Farmer fined £1,500 for causing pollution to waterway

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A farmer was today fined £1,500 at Newtownards Magistrates’ Court for polluting around 3.5 kilometres of a County Down waterway.

David James (Jay) Warden, of Gransha Road, Bangor, pleaded guilty and was fined £1,500 for making a polluting discharge to a waterway.

On 11 July 2015, Water Quality Inspectors (WQI) acting on behalf of the Northern Ireland Environment Agency (NIEA) investigated a pollution incident which was caused by farm yard effluent being discharged to a tributary of the Cotton River, Bangor. The inspectors discovered the waterway was covered in sewage fungus immediately downstream and discoloured as far as Ballyholme Beach where the Ballyholme River meets Belfast Lough.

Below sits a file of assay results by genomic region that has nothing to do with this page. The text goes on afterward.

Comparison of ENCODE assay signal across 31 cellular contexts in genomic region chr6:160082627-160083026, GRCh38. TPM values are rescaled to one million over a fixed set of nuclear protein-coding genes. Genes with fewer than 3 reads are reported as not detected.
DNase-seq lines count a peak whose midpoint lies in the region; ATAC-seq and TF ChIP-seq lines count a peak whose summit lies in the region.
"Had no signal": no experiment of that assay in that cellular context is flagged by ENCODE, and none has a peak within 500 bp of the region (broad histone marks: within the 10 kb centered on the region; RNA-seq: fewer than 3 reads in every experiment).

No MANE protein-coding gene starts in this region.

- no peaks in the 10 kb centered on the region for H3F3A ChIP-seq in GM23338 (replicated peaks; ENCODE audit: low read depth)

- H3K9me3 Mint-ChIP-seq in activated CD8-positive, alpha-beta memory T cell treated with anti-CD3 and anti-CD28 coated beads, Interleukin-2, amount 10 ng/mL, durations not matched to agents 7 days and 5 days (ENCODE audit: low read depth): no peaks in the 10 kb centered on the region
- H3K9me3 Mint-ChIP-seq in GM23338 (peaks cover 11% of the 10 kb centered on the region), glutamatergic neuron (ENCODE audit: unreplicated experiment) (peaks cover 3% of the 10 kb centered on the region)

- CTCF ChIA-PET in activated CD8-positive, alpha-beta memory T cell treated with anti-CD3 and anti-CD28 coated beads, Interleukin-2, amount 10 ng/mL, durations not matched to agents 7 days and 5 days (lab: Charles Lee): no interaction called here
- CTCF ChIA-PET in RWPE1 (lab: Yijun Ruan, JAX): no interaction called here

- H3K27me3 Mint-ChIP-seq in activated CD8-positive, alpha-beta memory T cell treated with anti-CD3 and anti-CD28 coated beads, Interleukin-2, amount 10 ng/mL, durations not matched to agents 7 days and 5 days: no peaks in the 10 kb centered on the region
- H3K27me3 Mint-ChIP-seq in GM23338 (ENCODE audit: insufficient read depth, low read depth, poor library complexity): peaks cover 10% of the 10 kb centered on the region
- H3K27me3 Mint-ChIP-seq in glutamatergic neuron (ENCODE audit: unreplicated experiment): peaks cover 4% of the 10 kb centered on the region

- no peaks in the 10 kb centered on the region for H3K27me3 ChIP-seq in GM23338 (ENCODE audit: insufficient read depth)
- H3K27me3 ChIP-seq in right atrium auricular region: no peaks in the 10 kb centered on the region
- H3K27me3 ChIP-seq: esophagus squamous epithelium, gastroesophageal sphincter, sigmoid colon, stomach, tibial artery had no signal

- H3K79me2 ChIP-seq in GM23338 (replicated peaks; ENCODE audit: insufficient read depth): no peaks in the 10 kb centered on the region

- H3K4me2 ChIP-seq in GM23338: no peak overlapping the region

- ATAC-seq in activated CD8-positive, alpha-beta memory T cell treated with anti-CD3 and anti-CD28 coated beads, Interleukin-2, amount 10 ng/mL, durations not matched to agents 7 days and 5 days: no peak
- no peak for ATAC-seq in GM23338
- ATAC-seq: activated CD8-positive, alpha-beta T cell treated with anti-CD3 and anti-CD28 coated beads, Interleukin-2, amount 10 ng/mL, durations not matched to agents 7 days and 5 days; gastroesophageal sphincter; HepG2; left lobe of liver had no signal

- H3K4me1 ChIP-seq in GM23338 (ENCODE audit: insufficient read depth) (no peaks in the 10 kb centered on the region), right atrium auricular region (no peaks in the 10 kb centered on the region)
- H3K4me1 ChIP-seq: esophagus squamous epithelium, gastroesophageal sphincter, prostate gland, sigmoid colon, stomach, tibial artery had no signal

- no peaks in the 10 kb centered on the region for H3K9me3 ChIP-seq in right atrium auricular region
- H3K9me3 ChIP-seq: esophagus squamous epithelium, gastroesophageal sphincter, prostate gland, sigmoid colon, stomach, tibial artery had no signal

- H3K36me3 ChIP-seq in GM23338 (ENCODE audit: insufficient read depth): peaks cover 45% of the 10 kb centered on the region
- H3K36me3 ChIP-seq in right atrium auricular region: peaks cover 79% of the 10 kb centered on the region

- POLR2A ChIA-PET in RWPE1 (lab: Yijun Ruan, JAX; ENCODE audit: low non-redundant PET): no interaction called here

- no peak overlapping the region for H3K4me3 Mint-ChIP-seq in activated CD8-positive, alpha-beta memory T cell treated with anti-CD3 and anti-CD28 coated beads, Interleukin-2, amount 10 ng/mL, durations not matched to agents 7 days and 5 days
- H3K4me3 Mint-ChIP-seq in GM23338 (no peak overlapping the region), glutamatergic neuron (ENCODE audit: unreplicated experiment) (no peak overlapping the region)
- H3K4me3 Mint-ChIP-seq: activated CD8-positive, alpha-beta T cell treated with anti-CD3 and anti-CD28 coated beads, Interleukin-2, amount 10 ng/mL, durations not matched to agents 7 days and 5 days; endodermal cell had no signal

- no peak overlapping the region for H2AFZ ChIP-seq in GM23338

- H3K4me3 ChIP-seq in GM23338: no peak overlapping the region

Inspectors entered the farm at Gransha Road and observed silage effluent discharging from a storm pipe to an open water course adjacent to the farm yard. The stream smelled strongly of silage effluent and was impacted by sewage fungus from the silage effluent tank actively discharging to the waterway adjacent to the farm yard. In accordance with procedures a statutory sample of the effluent was collected.

The court was told this was a serious polluting discharge that allowed farm effluent to enter a waterway which flows to Ballyholme Beach, an important local amenity and Blue Flag Beach. The polluting discharge affected 3.5 kilometres of waterway.

Anyone wishing to report a pollution incident can call the 24 hour Water Pollution Hotline on 0800 80 70 60.